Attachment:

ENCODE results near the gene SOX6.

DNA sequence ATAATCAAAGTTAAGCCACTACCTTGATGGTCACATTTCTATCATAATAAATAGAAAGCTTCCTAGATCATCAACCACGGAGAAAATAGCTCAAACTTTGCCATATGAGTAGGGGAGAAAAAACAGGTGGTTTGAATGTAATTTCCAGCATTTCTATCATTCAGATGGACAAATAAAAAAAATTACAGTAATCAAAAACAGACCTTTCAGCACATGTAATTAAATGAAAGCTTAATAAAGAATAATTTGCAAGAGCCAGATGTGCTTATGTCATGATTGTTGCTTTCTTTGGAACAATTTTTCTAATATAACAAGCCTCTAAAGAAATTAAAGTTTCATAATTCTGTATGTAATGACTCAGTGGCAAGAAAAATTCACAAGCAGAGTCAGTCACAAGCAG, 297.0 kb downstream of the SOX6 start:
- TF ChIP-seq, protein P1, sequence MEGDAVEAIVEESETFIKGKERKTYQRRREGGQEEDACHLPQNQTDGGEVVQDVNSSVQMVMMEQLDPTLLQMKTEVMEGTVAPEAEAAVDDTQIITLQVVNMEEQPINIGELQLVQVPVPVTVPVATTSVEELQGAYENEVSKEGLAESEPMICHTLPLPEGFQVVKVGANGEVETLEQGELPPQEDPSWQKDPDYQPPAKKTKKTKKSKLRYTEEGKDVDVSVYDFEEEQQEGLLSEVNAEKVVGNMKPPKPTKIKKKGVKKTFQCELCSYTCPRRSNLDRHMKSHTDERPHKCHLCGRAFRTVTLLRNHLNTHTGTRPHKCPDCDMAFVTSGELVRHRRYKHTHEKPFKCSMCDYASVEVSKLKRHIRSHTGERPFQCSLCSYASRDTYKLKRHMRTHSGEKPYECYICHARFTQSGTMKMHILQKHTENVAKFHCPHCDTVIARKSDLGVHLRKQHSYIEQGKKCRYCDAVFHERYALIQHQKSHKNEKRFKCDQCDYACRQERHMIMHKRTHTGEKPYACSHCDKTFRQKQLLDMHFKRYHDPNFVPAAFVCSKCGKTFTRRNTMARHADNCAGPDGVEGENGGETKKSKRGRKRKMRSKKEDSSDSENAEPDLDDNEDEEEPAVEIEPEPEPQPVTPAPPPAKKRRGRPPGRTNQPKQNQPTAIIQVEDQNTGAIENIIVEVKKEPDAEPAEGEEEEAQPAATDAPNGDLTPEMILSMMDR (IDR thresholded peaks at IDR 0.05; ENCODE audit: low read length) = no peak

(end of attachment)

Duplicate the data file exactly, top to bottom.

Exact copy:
ENCODE results near the gene SOX6.

DNA sequence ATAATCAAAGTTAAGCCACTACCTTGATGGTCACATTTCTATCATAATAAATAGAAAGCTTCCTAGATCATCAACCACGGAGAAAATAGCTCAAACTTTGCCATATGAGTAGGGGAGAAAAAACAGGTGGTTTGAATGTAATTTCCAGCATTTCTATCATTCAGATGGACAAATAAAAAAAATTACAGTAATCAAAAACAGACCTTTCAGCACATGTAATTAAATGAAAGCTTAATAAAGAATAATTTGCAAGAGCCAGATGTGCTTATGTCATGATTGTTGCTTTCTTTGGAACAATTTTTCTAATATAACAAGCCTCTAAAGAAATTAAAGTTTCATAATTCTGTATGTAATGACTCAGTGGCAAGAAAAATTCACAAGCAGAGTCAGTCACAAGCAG, 297.0 kb downstream of the SOX6 start:
- TF ChIP-seq, protein P1, sequence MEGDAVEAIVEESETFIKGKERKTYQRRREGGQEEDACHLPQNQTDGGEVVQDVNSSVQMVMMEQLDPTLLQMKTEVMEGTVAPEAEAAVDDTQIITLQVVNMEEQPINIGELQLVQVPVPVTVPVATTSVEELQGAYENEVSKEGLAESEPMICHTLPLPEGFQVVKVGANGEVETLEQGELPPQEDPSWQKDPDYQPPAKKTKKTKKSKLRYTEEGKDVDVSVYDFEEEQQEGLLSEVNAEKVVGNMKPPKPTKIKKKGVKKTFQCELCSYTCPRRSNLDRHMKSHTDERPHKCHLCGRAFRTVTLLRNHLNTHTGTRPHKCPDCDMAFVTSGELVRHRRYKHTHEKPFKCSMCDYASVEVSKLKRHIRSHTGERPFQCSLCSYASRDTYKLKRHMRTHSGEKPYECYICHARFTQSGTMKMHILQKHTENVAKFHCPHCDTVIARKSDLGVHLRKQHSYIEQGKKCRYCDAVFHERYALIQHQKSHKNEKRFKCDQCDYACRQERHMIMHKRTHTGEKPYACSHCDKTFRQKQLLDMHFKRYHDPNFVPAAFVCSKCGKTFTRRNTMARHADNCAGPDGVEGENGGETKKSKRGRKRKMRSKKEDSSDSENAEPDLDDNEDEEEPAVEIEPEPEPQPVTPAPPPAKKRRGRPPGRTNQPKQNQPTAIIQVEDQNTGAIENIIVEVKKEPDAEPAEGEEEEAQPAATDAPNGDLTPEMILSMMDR (IDR thresholded peaks at IDR 0.05; ENCODE audit: low read length) = no peak